Pastor Mark Driscoll of Mars Hill Church in Seattle, Wash., shared this weekend the third message of a series of sermons on Ten Commandments, telling the congregation about four common, yet unexpected, ways we take God's name in vain.
Driscoll began by explaining what the third commandment does not mean. "The third commandment is not about saying nice, pleasant things and never saying anything that's strong and poignant," he said. "So how should we speak about God? ...What we speak about God is how we worship God."
He read from Exodus 20:7, "You shall not take the name of the Lord your God in vain, for the Lord will not hold him guiltless who takes his name in vain."
We don't name God; God reveals His name to us, the pastor explained. "We do not have the right to exercise authority over God... God copyrights, He trademarks, He patents His name." He allows us to use His name under certain conditions, Driscoll stressed.
What does the word "vain" mean? It means "emptiness, falsehood, in a way that is trivial, light, inconsequential or small," the pastor explained. It's disrespectful; it's dishonorable.
The flip side of that is what Jesus teaches us in Matthew 6:9, "Hallowed be your name," Driscoll added. "Holy, respected, revered, honored be Your name."
The pastor then shared four ways we often take His name in vain.
One, through false promises, he said, based on Matthew 5:33-35: "Again you have heard that it was said to those of old, 'You shall not swear falsely, but shall perform to the Lord what you have sworn.' But I say to you, Do not take an oath at all, either by heaven, for it is the throne of God, or by the earth, for it is his footstool, or by Jerusalem, for it is the city of the great King."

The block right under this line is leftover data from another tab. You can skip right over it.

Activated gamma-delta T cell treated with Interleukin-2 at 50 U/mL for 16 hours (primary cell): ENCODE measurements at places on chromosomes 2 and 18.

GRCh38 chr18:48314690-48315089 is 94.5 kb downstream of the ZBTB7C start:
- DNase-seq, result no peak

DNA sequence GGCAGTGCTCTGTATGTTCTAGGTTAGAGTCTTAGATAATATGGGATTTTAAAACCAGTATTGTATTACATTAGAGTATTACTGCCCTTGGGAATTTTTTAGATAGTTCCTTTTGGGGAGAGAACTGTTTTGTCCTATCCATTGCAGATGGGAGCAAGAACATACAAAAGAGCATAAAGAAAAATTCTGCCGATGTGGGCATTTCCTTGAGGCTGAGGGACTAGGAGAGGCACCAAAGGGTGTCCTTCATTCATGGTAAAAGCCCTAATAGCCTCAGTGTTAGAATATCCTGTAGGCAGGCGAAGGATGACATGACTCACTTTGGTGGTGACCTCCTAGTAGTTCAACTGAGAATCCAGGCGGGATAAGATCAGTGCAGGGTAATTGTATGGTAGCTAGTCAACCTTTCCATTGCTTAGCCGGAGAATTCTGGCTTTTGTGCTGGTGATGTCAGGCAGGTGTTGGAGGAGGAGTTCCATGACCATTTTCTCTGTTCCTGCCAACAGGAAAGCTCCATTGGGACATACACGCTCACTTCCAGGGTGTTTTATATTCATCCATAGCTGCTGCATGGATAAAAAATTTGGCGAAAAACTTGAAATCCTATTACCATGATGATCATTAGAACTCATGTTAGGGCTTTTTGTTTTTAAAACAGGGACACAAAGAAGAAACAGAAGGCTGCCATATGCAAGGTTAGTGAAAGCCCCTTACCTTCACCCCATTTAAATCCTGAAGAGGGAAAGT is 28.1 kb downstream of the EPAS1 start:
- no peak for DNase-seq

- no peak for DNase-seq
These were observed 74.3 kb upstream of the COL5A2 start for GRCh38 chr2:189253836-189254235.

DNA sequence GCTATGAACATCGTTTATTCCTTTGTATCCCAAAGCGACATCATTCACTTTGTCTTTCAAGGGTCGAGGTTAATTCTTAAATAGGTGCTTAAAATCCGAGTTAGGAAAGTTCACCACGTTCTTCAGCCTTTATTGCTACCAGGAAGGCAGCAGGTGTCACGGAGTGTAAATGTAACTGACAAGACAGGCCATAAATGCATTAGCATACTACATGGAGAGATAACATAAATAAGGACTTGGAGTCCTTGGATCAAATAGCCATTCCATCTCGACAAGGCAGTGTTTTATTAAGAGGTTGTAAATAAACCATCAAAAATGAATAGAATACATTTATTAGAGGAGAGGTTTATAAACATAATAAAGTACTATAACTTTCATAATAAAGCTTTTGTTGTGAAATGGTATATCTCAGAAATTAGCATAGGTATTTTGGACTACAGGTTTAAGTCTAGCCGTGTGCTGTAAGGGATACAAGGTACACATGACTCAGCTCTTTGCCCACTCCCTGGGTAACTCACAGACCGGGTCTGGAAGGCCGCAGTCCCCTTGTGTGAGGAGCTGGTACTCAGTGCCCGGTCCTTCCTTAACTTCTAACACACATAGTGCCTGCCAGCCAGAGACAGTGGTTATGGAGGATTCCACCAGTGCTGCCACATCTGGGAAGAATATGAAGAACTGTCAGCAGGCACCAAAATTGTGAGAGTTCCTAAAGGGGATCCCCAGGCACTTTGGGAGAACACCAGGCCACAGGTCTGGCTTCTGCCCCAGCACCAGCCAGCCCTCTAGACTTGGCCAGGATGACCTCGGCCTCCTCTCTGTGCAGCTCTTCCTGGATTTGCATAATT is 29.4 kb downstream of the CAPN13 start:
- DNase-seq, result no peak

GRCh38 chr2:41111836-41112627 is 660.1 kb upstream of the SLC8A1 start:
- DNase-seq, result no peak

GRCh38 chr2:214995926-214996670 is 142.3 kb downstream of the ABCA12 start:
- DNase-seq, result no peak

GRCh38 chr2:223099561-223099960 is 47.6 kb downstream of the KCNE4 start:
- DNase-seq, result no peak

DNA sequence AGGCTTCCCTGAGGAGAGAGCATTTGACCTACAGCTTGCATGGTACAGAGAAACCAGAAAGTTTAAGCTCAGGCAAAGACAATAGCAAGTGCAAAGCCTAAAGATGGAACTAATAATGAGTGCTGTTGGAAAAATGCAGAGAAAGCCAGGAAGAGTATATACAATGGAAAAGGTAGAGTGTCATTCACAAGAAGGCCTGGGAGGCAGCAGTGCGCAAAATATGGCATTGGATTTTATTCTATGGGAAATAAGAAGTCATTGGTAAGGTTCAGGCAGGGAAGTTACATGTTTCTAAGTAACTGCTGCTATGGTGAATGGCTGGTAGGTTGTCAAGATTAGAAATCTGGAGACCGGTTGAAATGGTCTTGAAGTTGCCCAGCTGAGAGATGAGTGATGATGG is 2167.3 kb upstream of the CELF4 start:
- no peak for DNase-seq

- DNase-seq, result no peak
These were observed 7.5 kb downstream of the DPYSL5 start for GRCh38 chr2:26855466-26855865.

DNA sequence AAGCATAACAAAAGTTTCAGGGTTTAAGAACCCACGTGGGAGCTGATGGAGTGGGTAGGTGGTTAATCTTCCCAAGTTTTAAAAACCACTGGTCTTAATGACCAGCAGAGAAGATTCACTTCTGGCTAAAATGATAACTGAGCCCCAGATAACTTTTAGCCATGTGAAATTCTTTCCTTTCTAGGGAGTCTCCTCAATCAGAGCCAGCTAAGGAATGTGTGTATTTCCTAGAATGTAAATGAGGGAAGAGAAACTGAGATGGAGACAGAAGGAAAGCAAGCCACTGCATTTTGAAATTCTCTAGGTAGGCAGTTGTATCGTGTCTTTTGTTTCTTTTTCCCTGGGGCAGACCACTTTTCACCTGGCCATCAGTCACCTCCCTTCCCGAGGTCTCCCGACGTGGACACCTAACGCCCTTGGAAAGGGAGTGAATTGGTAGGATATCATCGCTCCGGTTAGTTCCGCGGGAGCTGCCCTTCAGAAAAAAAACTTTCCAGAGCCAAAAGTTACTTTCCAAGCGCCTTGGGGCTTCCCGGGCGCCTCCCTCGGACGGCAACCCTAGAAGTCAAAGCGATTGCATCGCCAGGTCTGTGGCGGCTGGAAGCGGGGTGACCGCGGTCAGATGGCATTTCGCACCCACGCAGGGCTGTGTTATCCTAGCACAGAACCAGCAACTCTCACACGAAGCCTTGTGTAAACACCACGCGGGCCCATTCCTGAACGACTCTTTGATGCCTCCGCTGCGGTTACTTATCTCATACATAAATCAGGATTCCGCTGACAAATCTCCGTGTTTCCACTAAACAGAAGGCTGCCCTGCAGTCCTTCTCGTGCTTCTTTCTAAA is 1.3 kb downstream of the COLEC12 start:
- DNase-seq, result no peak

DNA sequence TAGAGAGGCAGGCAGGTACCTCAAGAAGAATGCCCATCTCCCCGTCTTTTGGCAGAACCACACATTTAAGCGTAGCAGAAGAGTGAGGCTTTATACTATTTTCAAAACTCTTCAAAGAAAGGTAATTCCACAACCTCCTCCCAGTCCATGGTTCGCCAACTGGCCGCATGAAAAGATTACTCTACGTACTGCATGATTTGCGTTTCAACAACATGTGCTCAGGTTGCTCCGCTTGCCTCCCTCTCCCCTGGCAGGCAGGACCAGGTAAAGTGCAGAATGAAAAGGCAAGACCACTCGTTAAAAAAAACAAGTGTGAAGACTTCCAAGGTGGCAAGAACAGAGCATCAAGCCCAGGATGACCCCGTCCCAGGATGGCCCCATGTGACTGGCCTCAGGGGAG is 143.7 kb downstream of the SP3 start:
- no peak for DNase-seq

Second, false prophecies. Driscoll read Jeremiah 14:14, "And the Lord said to me: "The prophets are prophesying lies in my name. I did not send them, nor did I command them or speak to them. They are prophesying to you a lying vision, worthless divination, and the deceit of their own minds."
Don't make your stuff up, the pastor said, using the example of those who predict the timing of the end of the world. False prophecies "impose on people things that God didn't say, and those things harm people that God loves," he said.
The third way we take the Lord's name in vain is by false pretenses, Driscoll said, and read Matthew 7:21-23: "Not everyone who says to me, 'Lord, Lord,' will enter the kingdom of heaven, but the one who does the will of my Father who is in heaven. On that day many will say to me, 'Lord, Lord, did we not prophesy in your name, and cast out demons in your name, and do many mighty works in your name?' And then will I declare to them, 'I never knew you; depart from me, you workers of lawlessness.'"
Many invoke the name of the Lord, the pastor said. People claim all their lives are in His name, but sometimes it isn't for His name, he warned. They use God's name for their own benefit.
False pretense, Driscoll said, is when your words and your works are incongruent. "False pretenses are occasions on which we are pretending. We are pretending to be one of God's people when we are not one of God's people because it benefits us." We want all the benefits, but none of the commitments, he remarked.
Driscoll used an example to make his point. President Barack Obama recently gave an address to Planned Parenthood, the largest abortion provider in the United States of America, he said. The president finished his address by saying, "Thank you, Planned Parenthood. God bless you." So Obama was saying, "God please bless them so they can take the life of more children," the pastor said. "That's a violation of the third commandment."
Fourth, we take the Lord's name in vain by false platitudes, the pastor shared, based on Leviticus 19:12: "You shall not swear by my name falsely, and so profane the name of your God: I am the Lord."
What does the word "profane" mean? "It means the God of the Bible is a God of glory... He is weighty, He is heavy, He is preeminent, He is significant… Profanity is when we treat Him lightly and inconsequentially, and just dismiss Him, and make sport of Him... and fun of Him."
Driscoll summed up by saying, "We're not to avoid God's name or abuse God's name. We're to use God's name in a way that honors God."